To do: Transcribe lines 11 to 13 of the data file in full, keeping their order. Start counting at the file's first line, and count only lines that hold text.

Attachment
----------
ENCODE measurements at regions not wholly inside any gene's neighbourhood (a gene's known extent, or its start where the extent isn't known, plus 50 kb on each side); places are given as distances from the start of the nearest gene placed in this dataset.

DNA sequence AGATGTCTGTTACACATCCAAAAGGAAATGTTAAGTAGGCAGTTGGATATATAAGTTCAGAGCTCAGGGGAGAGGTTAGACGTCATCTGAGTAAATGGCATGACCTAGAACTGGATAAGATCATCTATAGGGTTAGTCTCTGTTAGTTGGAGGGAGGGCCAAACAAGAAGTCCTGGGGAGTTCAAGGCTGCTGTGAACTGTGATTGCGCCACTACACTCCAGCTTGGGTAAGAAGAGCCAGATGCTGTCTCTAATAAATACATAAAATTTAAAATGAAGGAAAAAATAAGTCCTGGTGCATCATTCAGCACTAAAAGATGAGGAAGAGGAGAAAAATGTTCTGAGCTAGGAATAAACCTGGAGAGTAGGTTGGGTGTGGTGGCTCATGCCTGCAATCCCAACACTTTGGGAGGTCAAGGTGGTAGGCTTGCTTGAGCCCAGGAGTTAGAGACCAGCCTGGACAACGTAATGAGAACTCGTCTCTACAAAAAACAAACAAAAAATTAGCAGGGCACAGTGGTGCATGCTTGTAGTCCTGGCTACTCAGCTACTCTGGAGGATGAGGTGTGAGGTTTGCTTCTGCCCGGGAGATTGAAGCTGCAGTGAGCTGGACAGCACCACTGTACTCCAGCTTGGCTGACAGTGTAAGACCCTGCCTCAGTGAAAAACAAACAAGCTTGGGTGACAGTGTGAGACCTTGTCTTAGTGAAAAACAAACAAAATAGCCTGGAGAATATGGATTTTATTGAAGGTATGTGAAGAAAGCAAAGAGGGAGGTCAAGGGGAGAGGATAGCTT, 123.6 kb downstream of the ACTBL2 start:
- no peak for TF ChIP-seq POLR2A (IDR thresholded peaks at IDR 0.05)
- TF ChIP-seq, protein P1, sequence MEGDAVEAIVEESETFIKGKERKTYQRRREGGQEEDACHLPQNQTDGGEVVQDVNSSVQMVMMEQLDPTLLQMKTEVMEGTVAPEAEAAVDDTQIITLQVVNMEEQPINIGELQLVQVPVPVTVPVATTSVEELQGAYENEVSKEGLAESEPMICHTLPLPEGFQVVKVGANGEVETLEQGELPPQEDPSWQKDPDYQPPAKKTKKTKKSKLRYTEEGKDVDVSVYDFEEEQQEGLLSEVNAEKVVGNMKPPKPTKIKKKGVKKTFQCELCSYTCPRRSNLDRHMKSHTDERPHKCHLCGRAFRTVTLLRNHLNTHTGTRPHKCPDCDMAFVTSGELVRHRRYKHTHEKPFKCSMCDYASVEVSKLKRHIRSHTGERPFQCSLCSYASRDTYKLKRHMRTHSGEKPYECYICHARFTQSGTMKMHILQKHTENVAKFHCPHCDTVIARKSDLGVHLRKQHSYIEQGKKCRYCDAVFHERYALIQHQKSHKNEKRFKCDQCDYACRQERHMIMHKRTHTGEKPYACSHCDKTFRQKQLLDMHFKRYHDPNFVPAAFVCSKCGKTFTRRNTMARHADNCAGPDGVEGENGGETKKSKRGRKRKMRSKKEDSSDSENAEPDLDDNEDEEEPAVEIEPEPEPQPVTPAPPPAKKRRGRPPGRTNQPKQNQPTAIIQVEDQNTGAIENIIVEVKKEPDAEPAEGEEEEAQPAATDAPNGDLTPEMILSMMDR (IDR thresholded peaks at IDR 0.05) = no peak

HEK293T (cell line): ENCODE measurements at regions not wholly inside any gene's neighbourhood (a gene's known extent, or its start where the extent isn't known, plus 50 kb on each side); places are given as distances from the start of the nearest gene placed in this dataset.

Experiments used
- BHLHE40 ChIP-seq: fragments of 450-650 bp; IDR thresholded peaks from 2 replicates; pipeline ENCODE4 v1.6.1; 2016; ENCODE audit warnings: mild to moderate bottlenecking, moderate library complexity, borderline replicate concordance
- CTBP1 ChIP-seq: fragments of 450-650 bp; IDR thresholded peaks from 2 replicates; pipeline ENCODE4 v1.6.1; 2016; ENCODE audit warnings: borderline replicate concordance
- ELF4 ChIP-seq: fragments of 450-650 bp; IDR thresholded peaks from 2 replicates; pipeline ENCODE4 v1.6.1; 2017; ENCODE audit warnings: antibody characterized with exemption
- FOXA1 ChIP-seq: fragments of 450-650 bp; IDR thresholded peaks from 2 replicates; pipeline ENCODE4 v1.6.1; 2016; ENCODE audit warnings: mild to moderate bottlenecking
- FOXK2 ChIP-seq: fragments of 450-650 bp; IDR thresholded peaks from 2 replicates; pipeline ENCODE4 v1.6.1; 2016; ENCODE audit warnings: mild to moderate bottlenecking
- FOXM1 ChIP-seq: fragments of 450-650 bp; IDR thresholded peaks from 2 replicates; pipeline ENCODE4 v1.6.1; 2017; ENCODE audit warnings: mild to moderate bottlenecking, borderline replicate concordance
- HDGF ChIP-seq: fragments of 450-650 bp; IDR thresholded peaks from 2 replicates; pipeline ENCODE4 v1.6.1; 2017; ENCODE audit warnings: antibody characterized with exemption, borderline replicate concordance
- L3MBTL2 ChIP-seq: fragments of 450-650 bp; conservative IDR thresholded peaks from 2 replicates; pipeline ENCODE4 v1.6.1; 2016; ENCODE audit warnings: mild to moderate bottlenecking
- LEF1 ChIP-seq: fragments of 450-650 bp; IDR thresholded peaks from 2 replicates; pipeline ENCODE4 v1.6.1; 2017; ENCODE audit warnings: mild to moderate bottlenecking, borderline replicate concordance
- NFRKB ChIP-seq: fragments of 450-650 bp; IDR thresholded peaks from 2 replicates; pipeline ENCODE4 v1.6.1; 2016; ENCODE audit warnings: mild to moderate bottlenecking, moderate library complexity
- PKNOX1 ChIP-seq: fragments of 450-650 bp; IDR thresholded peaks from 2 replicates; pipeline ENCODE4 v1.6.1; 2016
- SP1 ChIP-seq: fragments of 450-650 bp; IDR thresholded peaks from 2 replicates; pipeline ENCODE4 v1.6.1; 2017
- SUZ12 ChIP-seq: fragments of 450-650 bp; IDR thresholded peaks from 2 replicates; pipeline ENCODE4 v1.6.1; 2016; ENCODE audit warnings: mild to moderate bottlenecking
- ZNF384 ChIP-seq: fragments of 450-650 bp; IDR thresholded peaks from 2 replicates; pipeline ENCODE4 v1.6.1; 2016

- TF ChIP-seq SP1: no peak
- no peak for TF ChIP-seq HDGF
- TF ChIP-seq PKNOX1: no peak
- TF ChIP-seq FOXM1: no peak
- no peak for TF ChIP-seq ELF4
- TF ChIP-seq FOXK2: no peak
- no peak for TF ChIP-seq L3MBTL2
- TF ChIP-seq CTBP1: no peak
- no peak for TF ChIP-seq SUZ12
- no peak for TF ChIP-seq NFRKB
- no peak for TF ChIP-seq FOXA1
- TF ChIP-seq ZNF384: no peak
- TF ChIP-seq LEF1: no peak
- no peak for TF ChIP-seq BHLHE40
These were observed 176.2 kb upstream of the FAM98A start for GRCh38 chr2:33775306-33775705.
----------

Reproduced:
- FOXK2 ChIP-seq: fragments of 450-650 bp; IDR thresholded peaks from 2 replicates; pipeline ENCODE4 v1.6.1; 2016; ENCODE audit warnings: mild to moderate bottlenecking
- FOXM1 ChIP-seq: fragments of 450-650 bp; IDR thresholded peaks from 2 replicates; pipeline ENCODE4 v1.6.1; 2017; ENCODE audit warnings: mild to moderate bottlenecking, borderline replicate concordance
- HDGF ChIP-seq: fragments of 450-650 bp; IDR thresholded peaks from 2 replicates; pipeline ENCODE4 v1.6.1; 2017; ENCODE audit warnings: antibody characterized with exemption, borderline replicate concordance